It seems as if I’m raising a pint-sized Godfather. Yes, he is the Don Corleone of kindergarten.
His life as a wiseguy began when he put a hit on one of his classmates. The victim was a girl in his class who aggravated him daily. N always complained that the girl was mean to him – she grabbed his shirt, called him names, and tackled him on the playground. He was fed up with the abuse and wanted to retaliate. Fortunately, I intervened and I explained to him that it was unacceptable for him to hit a girl.
N agreed, but he couldn’t bear to allow the little girl to get the better of him on the playground so he devised an evil plan.
Since he couldn’t hit the girl, N found someone who would – his friend Adrian. N arranged the hit for the next day. Adrian would sneak up on the girl, hit her, then run away. And N’s hands would be clean. The perfect caper.
Unfortunately, N’s plan unraveled when his sister, Nee, snitched on him.
When I asked N about his plot, he told me that he was tired of the girl’s bothering him and only wanted to get even.
“You told me never to hit girls,” he explained. “That’s why I made Adrian do it.”
“Listen, son,” I said as I squeezed his shoulder. “Resolving your problems with violence is wrong. Now tell me a better way that you could have handled the situation.”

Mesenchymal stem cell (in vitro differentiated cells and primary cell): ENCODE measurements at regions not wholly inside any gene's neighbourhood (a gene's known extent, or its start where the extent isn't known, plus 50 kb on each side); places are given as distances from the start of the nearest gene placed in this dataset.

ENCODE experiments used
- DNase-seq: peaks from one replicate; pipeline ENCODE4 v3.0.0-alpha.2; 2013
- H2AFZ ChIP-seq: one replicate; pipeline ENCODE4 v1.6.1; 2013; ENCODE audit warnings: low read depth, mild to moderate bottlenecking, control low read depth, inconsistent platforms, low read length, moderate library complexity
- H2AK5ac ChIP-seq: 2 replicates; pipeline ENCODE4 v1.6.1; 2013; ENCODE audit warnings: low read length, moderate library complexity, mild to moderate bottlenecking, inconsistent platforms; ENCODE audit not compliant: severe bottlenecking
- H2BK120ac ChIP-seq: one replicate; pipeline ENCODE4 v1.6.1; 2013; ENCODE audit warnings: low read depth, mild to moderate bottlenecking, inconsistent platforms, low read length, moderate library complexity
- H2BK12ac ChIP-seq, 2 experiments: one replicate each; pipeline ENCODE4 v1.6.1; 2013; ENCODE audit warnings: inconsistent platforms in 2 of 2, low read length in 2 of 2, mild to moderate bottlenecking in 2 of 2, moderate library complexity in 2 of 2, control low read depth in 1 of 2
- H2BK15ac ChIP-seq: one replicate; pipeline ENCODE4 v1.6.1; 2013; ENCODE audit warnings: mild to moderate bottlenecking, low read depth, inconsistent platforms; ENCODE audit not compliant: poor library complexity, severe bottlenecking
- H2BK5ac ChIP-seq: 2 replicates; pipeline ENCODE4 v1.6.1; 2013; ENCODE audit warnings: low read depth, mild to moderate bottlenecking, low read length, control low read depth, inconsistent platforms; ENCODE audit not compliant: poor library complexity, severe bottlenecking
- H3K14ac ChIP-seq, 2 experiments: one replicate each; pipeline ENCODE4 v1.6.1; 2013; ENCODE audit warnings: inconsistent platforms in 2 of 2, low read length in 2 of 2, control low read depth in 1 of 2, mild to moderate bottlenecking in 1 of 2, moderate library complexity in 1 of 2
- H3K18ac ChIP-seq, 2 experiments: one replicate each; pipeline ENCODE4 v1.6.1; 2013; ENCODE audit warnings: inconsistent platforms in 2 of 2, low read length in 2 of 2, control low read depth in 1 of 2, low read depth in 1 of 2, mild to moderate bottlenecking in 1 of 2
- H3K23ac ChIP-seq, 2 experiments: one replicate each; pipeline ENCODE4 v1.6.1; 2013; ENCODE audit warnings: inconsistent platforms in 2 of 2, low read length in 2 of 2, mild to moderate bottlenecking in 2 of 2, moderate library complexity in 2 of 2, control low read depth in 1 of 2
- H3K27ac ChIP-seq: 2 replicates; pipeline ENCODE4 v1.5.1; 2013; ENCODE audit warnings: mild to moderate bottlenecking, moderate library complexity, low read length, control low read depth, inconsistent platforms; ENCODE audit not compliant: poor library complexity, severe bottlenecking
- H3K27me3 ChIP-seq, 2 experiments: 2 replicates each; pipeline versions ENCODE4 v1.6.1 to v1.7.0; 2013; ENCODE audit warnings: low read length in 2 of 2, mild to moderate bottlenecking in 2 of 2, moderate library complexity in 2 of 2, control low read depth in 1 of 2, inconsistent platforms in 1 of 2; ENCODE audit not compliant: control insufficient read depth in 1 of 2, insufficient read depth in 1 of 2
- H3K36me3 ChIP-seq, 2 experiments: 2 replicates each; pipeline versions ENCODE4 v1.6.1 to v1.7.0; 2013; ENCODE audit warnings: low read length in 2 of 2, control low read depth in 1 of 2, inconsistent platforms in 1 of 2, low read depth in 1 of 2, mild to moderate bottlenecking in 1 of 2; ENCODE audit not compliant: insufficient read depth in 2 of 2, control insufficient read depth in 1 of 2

He thought for a minute and then said, “Get Meghan to hit her?”
“Try again,” I said.
“Tell the teacher?” he said.
“Yes,” I said. “Tell the teacher and let her handle it.”
“But what if the girl keeps bothering me after I tell the teacher?” he asked.
“If telling the teacher doesn’t work,” I said. “Do you best to avoid the girl, but don’t hit her.”
“Okay, Daddy,” he said.
“And, N,” I said.
“Don’t ask anyone else to hit her,” I said.
“Okay,” he said as he ran off to watch TV with his sister.
I hope this lesson sticks. I’m not looking forward to getting a call about N’s placing a horse’s head in that little girl’s bed.
Question: How do you teach your children to deal with violence?